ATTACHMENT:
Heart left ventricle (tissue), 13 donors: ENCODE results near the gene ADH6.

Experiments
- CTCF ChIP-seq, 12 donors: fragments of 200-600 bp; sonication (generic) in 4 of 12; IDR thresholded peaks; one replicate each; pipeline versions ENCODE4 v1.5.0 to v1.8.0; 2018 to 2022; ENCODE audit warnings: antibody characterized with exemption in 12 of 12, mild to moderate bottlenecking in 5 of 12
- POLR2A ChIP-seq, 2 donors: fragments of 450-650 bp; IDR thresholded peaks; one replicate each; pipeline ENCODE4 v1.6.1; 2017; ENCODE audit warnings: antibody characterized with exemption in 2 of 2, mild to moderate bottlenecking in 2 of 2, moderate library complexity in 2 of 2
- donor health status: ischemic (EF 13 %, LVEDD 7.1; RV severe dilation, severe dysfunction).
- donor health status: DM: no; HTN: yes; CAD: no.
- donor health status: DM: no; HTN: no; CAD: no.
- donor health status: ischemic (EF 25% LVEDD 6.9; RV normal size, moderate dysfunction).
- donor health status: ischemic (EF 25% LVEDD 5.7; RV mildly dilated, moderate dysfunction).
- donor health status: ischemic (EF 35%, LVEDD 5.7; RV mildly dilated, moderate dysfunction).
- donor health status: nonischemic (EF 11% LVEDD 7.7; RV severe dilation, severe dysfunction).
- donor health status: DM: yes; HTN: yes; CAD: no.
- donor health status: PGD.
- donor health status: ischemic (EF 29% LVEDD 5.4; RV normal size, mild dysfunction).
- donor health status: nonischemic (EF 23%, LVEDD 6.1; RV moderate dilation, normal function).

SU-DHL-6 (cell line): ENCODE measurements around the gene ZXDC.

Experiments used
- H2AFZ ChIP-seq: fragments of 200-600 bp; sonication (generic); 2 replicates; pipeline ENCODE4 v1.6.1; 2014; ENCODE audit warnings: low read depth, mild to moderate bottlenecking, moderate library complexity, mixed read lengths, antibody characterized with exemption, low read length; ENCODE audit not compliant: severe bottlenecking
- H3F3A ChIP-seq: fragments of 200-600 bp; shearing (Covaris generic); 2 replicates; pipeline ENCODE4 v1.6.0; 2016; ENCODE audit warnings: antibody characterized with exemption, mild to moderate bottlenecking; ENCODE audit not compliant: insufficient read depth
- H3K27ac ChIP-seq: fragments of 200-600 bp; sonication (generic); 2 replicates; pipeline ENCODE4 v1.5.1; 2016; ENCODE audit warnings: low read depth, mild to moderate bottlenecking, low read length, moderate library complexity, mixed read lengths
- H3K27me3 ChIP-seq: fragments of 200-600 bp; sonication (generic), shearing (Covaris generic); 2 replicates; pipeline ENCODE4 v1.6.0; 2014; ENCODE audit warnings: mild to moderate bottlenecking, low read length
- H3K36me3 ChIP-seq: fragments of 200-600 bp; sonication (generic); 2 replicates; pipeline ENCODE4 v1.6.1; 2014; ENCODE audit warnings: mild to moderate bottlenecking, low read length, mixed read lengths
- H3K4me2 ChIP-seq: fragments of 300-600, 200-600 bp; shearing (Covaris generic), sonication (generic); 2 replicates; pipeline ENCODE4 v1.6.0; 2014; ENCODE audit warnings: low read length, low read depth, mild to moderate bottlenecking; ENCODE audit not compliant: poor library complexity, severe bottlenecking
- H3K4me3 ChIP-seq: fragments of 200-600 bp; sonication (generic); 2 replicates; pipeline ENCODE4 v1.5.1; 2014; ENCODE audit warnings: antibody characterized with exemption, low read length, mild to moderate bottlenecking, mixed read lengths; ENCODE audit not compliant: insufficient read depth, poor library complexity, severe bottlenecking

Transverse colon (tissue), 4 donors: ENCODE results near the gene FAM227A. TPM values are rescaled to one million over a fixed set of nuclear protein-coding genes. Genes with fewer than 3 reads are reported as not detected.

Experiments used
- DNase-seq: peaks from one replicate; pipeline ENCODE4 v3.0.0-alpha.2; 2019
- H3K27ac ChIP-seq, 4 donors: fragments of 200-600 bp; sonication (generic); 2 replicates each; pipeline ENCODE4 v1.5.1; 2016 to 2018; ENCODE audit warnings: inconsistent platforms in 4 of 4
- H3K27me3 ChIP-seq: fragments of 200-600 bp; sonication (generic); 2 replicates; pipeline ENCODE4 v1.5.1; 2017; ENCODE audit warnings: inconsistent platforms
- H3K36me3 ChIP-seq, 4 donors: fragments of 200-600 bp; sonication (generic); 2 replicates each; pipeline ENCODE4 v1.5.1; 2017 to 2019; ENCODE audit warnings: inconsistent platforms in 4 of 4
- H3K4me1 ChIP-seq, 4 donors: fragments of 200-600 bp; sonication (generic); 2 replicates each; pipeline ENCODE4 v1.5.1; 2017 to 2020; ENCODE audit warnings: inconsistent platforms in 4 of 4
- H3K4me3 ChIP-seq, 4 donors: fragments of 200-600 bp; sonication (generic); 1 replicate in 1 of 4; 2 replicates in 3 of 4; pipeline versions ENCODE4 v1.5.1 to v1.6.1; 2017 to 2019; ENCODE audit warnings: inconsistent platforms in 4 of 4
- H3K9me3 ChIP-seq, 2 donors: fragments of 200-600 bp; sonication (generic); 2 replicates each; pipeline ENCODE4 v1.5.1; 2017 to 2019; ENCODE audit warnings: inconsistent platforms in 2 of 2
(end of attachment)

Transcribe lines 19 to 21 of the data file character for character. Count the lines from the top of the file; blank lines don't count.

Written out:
- H3F3A ChIP-seq: fragments of 200-600 bp; shearing (Covaris generic); 2 replicates; pipeline ENCODE4 v1.6.0; 2016; ENCODE audit warnings: antibody characterized with exemption, mild to moderate bottlenecking; ENCODE audit not compliant: insufficient read depth
- H3K27ac ChIP-seq: fragments of 200-600 bp; sonication (generic); 2 replicates; pipeline ENCODE4 v1.5.1; 2016; ENCODE audit warnings: low read depth, mild to moderate bottlenecking, low read length, moderate library complexity, mixed read lengths
- H3K27me3 ChIP-seq: fragments of 200-600 bp; sonication (generic), shearing (Covaris generic); 2 replicates; pipeline ENCODE4 v1.6.0; 2014; ENCODE audit warnings: mild to moderate bottlenecking, low read length